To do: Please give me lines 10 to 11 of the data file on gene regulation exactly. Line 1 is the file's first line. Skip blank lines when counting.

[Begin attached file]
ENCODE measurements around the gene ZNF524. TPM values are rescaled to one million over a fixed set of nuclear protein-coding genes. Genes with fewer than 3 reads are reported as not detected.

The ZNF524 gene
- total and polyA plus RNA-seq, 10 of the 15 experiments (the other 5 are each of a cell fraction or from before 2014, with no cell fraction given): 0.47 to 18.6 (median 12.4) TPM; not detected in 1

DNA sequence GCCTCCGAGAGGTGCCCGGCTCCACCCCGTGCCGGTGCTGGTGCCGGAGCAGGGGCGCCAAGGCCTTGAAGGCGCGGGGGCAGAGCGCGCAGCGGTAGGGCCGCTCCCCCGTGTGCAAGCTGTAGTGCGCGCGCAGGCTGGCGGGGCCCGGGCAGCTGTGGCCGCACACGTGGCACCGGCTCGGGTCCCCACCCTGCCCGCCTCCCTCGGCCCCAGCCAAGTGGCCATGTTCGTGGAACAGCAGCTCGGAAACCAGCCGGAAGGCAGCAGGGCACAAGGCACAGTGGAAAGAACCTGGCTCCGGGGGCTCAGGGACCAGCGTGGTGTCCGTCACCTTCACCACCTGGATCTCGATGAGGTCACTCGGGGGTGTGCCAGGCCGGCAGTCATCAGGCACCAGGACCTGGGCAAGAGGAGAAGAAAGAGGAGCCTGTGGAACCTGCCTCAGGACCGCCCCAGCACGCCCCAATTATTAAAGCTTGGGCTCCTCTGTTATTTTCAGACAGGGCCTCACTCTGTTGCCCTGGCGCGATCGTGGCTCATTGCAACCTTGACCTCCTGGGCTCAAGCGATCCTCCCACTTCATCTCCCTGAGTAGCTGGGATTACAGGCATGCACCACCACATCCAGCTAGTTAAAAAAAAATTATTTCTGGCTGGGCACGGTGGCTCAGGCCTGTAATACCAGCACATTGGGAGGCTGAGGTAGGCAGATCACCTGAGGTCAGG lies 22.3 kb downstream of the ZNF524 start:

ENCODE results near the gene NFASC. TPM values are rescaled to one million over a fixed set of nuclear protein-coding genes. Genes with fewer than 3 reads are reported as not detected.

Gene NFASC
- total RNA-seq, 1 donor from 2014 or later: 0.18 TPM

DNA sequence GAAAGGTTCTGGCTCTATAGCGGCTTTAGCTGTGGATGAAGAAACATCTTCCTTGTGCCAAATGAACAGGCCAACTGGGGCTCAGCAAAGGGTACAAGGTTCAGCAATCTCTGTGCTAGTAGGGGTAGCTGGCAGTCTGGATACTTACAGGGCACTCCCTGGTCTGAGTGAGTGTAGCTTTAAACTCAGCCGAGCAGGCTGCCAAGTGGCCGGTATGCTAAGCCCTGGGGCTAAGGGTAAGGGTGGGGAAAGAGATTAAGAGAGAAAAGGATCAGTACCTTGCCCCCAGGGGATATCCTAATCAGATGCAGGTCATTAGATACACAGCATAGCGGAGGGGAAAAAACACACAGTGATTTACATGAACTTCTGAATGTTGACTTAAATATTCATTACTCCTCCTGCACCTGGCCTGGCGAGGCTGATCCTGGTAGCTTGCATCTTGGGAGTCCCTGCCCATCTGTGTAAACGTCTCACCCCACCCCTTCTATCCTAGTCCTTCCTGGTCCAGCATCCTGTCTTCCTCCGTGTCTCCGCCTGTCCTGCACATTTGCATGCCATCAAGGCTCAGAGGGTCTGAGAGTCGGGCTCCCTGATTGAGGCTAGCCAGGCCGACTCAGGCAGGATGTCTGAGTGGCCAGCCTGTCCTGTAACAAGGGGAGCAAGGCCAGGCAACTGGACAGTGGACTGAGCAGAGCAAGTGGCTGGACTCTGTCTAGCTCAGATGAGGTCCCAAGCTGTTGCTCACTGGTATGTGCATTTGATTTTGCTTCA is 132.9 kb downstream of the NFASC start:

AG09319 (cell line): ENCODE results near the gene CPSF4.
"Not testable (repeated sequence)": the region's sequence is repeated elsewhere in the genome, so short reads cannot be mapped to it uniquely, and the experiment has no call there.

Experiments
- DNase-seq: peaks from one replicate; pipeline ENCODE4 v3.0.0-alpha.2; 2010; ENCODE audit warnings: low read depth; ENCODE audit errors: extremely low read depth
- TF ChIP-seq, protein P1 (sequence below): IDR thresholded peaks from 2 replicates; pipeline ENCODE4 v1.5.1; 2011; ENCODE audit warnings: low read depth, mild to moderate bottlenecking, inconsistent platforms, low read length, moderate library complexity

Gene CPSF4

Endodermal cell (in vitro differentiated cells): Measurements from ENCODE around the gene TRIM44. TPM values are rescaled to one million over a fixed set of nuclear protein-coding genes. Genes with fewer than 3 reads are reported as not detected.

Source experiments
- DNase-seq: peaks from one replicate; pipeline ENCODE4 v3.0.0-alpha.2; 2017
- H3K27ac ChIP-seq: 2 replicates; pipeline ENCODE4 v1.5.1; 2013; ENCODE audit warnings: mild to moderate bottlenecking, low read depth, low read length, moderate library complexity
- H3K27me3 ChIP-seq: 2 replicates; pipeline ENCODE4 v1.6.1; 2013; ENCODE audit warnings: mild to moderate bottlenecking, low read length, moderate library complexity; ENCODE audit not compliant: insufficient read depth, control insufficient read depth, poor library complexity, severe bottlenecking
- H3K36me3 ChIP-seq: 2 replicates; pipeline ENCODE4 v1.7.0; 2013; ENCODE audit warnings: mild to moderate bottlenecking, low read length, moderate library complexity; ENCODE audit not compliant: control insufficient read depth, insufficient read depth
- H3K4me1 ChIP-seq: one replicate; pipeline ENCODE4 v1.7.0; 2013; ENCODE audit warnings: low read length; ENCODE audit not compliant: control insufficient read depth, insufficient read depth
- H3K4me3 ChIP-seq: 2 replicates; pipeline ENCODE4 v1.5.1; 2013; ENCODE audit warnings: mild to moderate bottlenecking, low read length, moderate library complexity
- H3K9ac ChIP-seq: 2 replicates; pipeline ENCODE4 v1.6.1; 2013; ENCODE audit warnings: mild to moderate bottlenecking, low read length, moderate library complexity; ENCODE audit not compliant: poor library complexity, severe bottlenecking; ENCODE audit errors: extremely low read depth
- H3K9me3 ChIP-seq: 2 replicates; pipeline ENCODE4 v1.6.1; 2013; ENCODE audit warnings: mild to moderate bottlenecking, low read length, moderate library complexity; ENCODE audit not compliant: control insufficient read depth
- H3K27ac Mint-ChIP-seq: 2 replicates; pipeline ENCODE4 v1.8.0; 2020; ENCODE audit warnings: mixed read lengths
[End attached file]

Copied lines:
"Not testable (repeated sequence)": the region's sequence is repeated elsewhere in the genome, so short reads cannot be mapped to it uniquely, and the experiment has no call there.

Experiments